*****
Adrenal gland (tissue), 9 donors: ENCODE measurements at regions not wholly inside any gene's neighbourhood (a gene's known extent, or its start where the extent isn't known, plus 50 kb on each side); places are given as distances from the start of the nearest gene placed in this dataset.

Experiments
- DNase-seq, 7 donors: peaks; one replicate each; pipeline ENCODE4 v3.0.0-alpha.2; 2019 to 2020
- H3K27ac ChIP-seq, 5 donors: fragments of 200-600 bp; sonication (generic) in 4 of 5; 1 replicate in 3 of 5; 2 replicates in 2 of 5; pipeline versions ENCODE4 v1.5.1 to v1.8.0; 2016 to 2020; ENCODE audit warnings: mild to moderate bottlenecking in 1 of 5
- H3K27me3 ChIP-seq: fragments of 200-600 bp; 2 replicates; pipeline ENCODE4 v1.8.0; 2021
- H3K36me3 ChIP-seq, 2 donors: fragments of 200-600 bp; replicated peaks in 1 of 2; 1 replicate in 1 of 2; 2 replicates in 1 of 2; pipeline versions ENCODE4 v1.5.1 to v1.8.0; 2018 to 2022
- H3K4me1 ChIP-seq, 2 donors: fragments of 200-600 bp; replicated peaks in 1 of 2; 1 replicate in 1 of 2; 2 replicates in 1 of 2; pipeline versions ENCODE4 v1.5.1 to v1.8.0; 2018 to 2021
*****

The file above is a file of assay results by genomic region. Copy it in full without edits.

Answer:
Adrenal gland (tissue), 9 donors: ENCODE measurements at regions not wholly inside any gene's neighbourhood (a gene's known extent, or its start where the extent isn't known, plus 50 kb on each side); places are given as distances from the start of the nearest gene placed in this dataset.

Experiments
- DNase-seq, 7 donors: peaks; one replicate each; pipeline ENCODE4 v3.0.0-alpha.2; 2019 to 2020
- H3K27ac ChIP-seq, 5 donors: fragments of 200-600 bp; sonication (generic) in 4 of 5; 1 replicate in 3 of 5; 2 replicates in 2 of 5; pipeline versions ENCODE4 v1.5.1 to v1.8.0; 2016 to 2020; ENCODE audit warnings: mild to moderate bottlenecking in 1 of 5
- H3K27me3 ChIP-seq: fragments of 200-600 bp; 2 replicates; pipeline ENCODE4 v1.8.0; 2021
- H3K36me3 ChIP-seq, 2 donors: fragments of 200-600 bp; replicated peaks in 1 of 2; 1 replicate in 1 of 2; 2 replicates in 1 of 2; pipeline versions ENCODE4 v1.5.1 to v1.8.0; 2018 to 2022
- H3K4me1 ChIP-seq, 2 donors: fragments of 200-600 bp; replicated peaks in 1 of 2; 1 replicate in 1 of 2; 2 replicates in 1 of 2; pipeline versions ENCODE4 v1.5.1 to v1.8.0; 2018 to 2021